Plack Handbook - Wrap upSunday, September 7, 2014, 9:33 PM
Day 24: Wrap up
24 days have passed so fast and this is the last entry for this Plack advent calendar.
Plack and PSGI are still really young projects but we've already discovered a couple of suggestions and advices to write a new PSGI application or a framework.
When you write a new framework, be sure to have an access to the PSGI environment hash from end users applications or plugin developers, either directly or with an accessor method. This allows your framework to share and extend functionality with middleware components like Debug or Session.
Do not write your application logic in
.psgi files using Plack::Request. It's like writing a 1000 lines of CGI script using CGI.pm, so if you think that's your favorite i won't give you any further advice, but usually you want to make your application testable and reusable by making it a class or an object. Then your
.psgi code is just a few lines of code to create a PSGI application out of it and apply some middleware components.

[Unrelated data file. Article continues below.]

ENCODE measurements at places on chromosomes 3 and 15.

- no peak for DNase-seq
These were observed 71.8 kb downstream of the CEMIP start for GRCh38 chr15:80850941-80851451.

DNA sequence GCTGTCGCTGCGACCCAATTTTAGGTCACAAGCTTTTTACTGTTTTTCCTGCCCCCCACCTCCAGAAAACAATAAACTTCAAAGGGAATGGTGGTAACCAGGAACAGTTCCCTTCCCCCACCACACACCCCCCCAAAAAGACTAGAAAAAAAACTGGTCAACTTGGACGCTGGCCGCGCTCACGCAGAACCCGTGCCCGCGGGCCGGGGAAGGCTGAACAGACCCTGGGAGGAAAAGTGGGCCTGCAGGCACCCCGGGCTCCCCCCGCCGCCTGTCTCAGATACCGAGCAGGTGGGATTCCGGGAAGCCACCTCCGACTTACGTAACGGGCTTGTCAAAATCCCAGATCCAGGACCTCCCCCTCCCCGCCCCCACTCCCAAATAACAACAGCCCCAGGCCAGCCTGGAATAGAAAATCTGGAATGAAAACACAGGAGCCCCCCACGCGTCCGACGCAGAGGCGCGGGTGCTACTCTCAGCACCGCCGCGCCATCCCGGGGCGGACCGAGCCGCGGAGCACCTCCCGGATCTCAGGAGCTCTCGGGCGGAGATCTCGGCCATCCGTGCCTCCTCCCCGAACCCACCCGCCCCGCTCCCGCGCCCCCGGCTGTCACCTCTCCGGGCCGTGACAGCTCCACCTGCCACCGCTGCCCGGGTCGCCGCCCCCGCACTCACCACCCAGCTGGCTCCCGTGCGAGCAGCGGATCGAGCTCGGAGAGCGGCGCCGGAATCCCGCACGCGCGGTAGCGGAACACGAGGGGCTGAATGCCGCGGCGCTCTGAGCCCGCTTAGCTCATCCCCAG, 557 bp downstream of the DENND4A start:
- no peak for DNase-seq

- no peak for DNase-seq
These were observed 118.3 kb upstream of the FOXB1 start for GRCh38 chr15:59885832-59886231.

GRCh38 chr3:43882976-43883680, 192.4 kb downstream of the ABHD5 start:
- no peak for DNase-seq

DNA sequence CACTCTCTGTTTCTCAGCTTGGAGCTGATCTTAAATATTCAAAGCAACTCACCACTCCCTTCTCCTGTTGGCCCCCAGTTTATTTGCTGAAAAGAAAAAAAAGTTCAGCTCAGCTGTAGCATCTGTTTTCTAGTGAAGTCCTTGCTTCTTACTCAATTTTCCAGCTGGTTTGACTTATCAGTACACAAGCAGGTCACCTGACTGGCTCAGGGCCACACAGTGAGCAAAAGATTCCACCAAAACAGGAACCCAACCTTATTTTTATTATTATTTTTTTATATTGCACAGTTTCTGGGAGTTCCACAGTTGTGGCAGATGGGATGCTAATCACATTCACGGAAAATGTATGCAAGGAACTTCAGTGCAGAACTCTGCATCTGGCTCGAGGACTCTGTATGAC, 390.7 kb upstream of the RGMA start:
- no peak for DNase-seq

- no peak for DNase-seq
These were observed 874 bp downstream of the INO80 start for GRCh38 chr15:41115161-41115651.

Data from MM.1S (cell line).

Think twice before using Plack::App::* namespace. Plack::App namespace is for middleware components that do not act as a wrapper but rather an endpoint. Proxy, File, Cascade and URLMap are the good examples. If you write a blog application using Plack, Never call it Plack::App::Blog, okay? Name your software by what it does, not how it's written.
Explore more stuff
Most of the Plack gangs use github for the source control and searching for repositories with "Plack" would give you a fresh look of what would look like an interesting idea. You can also search for modules on CPAN with Plack or PSGI. I keep track of good blog posts and stuff on delicious, so you can see them tagged with psgi or Plack.
Getting in touch with the dev team
Again, Plack is a fairly young project. It's just been 3 months since we gave this project a birth. There are many things that could get more improvements, so if you come across one of them, don't stop there. Let us know what you think is a problem, give us an insight how it could be improved, or if you're impatient, fork the project on github and send us patches.
On a final note...
It's been an interesting experiment of writing 24 articles for 24 days, and I'm glad that I finished this myself. Next year, i'm looking forward to having your own advent entries to make the community based advent calendar.
I wish you a Very Merry Christmas and a Happy New Year.